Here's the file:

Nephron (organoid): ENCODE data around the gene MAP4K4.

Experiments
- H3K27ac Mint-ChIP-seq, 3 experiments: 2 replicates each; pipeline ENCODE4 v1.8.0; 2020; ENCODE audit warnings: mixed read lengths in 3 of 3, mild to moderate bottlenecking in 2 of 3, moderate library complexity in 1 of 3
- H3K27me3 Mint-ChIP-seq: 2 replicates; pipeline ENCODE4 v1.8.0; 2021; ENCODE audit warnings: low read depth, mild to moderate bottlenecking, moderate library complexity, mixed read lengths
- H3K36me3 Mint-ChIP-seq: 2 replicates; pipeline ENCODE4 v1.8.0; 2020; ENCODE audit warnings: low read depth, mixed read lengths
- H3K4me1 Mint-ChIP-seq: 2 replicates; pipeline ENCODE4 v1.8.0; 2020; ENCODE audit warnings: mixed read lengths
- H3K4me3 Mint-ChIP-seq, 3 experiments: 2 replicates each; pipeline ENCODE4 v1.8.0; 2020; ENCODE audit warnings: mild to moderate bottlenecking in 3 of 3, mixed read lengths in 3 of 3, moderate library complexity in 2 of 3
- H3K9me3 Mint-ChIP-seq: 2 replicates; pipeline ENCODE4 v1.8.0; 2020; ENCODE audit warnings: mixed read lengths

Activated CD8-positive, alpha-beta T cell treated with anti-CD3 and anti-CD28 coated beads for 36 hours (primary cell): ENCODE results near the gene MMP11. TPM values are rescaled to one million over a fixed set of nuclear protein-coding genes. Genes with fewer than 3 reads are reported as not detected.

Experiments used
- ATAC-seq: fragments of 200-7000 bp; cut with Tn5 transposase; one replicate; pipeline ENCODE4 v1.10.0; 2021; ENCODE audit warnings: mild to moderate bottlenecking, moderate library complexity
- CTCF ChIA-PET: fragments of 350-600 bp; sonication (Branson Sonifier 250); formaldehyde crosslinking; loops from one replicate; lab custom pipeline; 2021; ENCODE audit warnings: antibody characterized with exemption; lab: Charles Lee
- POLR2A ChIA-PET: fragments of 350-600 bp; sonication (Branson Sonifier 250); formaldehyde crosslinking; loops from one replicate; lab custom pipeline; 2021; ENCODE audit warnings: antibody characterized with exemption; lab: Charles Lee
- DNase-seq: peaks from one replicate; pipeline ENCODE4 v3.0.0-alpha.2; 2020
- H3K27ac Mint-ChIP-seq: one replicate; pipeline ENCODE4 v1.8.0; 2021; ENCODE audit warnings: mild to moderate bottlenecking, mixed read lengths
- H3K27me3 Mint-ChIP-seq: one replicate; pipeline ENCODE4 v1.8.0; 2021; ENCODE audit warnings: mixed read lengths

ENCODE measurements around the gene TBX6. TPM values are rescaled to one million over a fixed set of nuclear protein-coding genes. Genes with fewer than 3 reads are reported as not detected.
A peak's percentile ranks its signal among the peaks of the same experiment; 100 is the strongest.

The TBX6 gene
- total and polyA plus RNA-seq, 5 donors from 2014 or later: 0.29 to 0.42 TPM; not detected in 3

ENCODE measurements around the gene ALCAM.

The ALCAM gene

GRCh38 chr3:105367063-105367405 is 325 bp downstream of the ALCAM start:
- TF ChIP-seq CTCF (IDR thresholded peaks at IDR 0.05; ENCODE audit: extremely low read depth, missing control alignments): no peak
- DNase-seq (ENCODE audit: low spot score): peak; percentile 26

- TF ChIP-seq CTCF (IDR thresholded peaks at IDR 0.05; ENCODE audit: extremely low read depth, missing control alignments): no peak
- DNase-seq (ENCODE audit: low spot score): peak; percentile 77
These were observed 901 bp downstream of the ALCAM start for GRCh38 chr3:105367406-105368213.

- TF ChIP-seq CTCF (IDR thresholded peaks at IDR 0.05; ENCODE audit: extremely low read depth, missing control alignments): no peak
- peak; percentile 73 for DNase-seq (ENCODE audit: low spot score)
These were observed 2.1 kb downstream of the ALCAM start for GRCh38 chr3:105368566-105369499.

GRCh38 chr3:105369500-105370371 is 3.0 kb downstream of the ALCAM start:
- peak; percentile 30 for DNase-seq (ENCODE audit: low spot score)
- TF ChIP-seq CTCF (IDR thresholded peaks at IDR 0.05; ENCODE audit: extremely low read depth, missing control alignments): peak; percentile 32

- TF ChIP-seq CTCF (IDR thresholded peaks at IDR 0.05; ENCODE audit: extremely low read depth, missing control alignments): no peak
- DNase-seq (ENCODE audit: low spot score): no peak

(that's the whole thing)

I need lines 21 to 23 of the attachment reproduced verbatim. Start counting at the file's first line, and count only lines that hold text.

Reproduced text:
ENCODE measurements around the gene ALCAM.

The ALCAM gene

GRCh38 chr3:105367063-105367405 is 325 bp downstream of the ALCAM start: